·        Celebrate in person with those that live with us.

 

What we should avoid doing:

·        Attending any in-person worship service.

·        Congregating in public areas.

·        Inviting others to celebrate at our home.

·        Attending a celebration outside of our homes.

 

Contact Information

 

The Missouri Department of Health and Senior Services hotline can be reached at (877)435-8411.​

 

St. Louis County has created a website dedicated to the dissemination of information relating to COVID-19, www.stlcorona.com. Please visit that website or those belonging to the Center for Disease Control (CDC) or the World Health Organization (WHO) for the most current and reputable information.

 

 

April 10, 2020    

                     

St. Louis County Department of Public Health COVID-19 Update

 

Pets and COVID-19

 

Some viruses cause illness in people, while others can cause illness in certain types of animals. The CDC is aware of a very small number of pets, including dogs and cats, outside the United States that are reported to be infected with the virus. There are no reports of pets becoming sick with COVID-19 in the United States, but this information is developing rapidly and further studies are needed to understand if/how animals could be affected by COVID-19.

 

If you have or believe you have COVID-19, you should restrict contact with pets and other animals. This is just as we would normally do around other people. See if a friend or loved one can care for your animal(s) if you are sick. If you must care for your pet or be around animals while you are sick, wash your hands before and after you interact with them. These steps can help ensure both you and your animals stay healthy.

 

Million Mask Drive

 

The Greater St. Louis Million Mask Drive is a volunteer effort of citizens sewing fabric masks for local healthcare workers and first responders in our region at no cost. Here is a video highlighting how a few people can make a big difference:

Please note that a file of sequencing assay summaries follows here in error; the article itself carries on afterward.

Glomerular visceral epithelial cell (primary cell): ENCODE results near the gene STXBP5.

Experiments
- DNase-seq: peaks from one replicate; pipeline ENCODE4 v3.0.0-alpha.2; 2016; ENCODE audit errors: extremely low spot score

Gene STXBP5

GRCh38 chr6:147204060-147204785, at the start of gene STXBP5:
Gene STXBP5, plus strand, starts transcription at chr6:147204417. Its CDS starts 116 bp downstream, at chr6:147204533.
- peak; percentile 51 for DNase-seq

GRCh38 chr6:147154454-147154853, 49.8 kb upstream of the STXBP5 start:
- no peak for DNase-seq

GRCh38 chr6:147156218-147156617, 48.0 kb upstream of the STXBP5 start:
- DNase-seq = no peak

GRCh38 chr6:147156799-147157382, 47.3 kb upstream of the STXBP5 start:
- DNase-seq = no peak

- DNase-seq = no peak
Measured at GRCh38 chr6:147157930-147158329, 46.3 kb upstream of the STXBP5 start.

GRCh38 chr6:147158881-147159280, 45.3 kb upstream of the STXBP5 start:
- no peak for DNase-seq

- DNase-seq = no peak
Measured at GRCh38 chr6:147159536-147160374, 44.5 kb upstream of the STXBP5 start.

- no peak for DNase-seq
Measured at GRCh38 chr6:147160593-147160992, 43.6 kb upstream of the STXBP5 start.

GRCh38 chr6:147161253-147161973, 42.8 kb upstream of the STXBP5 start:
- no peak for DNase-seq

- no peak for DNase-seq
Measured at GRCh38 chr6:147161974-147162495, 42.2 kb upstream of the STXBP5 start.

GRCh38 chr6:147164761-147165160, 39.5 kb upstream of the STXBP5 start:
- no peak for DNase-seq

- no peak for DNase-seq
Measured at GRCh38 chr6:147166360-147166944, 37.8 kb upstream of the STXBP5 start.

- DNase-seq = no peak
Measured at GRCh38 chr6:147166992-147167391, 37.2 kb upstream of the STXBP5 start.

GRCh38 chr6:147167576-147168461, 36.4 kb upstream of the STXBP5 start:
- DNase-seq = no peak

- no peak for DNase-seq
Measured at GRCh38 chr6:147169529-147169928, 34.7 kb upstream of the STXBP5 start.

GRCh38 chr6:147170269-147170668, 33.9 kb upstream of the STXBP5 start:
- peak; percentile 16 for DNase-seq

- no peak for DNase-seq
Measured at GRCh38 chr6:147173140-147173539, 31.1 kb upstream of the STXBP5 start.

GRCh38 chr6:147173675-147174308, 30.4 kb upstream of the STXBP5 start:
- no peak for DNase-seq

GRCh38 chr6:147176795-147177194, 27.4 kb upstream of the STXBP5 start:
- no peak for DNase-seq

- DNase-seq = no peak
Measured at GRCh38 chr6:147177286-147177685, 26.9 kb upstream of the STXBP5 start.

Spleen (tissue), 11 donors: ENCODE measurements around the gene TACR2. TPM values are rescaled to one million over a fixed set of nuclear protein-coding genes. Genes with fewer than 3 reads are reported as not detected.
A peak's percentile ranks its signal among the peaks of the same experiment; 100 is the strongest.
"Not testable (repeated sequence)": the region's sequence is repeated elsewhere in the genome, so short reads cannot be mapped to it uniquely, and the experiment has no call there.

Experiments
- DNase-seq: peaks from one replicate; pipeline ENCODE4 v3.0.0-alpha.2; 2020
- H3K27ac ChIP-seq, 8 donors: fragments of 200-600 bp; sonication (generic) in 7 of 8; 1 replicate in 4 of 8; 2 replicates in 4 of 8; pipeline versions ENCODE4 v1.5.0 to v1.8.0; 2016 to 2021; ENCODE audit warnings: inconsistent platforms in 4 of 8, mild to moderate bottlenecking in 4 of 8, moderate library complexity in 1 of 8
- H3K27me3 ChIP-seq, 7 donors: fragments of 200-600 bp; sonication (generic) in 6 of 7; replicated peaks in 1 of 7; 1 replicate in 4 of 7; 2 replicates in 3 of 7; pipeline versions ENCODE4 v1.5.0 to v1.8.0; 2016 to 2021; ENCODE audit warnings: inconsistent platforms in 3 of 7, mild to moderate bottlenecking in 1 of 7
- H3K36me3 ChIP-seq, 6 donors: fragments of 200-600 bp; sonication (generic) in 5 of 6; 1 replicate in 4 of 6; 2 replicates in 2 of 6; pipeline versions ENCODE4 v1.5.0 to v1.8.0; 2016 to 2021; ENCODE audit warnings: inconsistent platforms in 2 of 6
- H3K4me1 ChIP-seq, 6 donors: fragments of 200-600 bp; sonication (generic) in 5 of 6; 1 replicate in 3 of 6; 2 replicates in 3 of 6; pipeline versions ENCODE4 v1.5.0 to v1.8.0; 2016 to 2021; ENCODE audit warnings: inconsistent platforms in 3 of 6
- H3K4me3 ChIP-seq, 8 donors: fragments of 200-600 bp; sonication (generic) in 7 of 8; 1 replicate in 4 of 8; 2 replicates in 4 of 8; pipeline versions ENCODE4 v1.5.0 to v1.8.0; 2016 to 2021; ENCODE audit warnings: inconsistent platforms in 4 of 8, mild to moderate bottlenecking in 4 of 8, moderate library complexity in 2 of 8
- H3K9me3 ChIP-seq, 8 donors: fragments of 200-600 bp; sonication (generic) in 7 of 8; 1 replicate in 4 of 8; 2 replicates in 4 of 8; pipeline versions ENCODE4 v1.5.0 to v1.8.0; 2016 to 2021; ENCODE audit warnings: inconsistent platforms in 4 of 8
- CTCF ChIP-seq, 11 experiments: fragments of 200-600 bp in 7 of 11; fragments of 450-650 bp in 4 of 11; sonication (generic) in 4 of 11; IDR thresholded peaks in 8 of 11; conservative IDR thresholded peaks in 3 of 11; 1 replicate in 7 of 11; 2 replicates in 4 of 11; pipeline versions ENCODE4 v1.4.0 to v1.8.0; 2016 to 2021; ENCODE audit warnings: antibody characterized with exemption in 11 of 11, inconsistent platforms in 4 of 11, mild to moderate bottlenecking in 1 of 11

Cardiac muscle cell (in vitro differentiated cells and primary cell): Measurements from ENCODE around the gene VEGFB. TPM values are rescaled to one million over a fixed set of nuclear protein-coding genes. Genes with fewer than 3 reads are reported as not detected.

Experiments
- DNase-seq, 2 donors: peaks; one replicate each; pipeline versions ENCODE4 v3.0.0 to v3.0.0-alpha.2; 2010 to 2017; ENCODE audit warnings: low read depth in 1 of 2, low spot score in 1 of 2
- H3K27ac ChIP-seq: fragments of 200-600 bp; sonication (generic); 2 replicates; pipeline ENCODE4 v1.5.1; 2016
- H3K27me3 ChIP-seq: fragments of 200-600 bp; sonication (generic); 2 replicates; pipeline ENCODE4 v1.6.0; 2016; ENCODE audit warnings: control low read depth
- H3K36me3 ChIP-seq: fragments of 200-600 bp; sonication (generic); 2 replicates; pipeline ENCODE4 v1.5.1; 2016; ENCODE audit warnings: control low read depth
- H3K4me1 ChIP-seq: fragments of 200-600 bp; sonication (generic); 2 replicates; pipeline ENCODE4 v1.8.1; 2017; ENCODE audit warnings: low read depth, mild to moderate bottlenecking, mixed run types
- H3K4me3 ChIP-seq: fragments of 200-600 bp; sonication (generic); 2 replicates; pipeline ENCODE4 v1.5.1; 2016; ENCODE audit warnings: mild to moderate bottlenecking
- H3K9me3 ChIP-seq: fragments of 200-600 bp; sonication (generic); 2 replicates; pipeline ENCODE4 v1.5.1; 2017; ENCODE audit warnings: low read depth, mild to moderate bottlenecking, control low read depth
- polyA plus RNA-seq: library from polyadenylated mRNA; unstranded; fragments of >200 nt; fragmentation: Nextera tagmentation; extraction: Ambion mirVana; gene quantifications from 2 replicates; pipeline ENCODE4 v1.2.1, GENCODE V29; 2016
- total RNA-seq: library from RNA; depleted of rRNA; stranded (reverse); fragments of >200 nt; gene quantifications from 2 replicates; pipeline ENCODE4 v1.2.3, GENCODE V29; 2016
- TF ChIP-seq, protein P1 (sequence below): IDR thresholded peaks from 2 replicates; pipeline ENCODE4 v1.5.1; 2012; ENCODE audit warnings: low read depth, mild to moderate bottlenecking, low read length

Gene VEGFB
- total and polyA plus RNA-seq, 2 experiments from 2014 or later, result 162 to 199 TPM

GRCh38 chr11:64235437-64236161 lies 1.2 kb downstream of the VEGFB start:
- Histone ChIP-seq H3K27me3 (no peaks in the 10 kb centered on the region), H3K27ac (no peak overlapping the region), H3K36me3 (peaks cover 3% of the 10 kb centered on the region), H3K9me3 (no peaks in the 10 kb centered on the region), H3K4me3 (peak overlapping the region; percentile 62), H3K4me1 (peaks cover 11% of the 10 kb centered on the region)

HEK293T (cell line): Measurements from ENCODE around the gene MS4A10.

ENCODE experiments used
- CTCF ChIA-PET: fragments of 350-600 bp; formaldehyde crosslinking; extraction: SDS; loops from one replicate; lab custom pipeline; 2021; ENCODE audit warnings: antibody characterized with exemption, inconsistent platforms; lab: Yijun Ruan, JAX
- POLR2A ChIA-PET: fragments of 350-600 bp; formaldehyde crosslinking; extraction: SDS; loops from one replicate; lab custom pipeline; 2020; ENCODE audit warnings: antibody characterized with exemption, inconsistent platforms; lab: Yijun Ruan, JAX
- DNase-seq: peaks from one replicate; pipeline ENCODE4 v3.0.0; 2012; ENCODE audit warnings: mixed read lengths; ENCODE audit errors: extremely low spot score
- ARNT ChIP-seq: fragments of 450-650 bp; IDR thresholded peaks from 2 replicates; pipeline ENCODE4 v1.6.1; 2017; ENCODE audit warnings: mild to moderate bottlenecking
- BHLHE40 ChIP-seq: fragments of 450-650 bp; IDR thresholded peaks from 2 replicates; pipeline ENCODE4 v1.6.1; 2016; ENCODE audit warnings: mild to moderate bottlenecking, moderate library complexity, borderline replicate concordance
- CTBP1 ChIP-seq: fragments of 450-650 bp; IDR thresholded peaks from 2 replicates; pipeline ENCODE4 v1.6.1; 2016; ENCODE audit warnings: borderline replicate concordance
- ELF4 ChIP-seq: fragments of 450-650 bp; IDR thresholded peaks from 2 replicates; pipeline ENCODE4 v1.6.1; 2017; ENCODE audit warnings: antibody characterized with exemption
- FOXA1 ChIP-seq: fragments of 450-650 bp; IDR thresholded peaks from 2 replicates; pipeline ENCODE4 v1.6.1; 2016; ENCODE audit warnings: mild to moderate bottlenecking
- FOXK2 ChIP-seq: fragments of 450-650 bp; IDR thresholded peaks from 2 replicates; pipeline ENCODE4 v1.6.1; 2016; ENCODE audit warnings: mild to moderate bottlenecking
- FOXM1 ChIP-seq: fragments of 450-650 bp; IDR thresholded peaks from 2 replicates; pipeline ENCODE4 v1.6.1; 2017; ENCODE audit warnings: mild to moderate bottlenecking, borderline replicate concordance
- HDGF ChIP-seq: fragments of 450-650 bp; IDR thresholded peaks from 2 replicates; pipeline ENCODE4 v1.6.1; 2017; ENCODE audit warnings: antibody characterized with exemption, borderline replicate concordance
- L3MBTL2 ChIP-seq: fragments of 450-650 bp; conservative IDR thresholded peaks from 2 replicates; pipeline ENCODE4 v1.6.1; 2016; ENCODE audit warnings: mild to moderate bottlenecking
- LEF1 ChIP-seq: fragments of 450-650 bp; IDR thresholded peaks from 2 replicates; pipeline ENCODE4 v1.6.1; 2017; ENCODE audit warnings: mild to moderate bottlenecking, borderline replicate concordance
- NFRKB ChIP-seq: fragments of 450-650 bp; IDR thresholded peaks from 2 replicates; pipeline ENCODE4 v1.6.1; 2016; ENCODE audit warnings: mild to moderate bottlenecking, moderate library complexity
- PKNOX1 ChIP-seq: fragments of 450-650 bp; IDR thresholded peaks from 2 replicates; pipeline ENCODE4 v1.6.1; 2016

https://www.youtube.com/watch?v=-3Sb6hUniT4&feature=youtu.be

 

For those who would like to donate fabric or volunteer time sewing, please send an email to: greaterstlmask@gmail.com.

 

This is a specific effort to complement the on-going request for cloth masks for those serving in supportive and in-direct roles. If that support personnel has these items, it would preserve the much needed N-95 masks for the healthcare workers and first responders who must work in direct contact with those confirmed to have COVID-19.

 

End of the School Year

 

We will all experience different reactions to the news that the overwhelming majority of school facilities have closed for the 2019-2020 year. We need to be ready to meet the needs of our school-aged children, especially emotional needs. The loss of extracurricular activities and significant events, like graduation and prom, can potentially be a significant one. They will be looking to us, their parents, teachers, coaches, and community leaders, as a barometer to gauge their own reactions. We should look for new ways to celebrate our children’s accomplishments and inspire their creativity and resilience moving forward.

 

The loss of the school year can also mean that food sources for children are exhausted. A list of resources can be found here: https://stlouisco.com/Your-Government/County-Executive/COVID-19/COVID-19-Resources

 

Contact Information

 

The Missouri Department of Health and Senior Services hotline can be reached at (877)435-8411.​

 

St. Louis County has created a website dedicated to the dissemination of information relating to COVID-19, www.stlcorona.com. Please visit that website or those belonging to the Center for Disease Control (CDC) or the World Health Organization (WHO) for the most current and reputable information.

 

March 21, 2020                          

St. Louis County Department of Public Health COVID-19 Update

 

Today, as of 5:00 PM, the St. Louis County Department of Public Health (DPH) has:

 

·        One death.

·        17 total positive cases. (One case previously identified as St. Louis County has been re-located out of state.)

·        The following eight additional cases confirmed:

o   20-29 years of age, travel-related

o   50-59 years of age, unknown origin

o   30-39 years of age, unknown origin

o   40-49 years of age, unknown origin

o   50-59 years of age, unknown origin

o   40-49 years of age, unknown origin

o   30-39 years of age, unknown origin

o   40-49 years of age, unknown origin

·        The St. Louis County Department of Health fielded a total of 413 calls on 3/20/2020.

 

As anticipated, the ability to provide reliable statistics pertaining to pending tests or tests sent for analysis has significantly diminished. This is an encouraging step as more people are being tested by more health care professionals; however, it has an adverse effect on the accuracy of the numbers. Additionally, the statistics provided are not reflective of the epidemic, rather they are reflective of the information now available.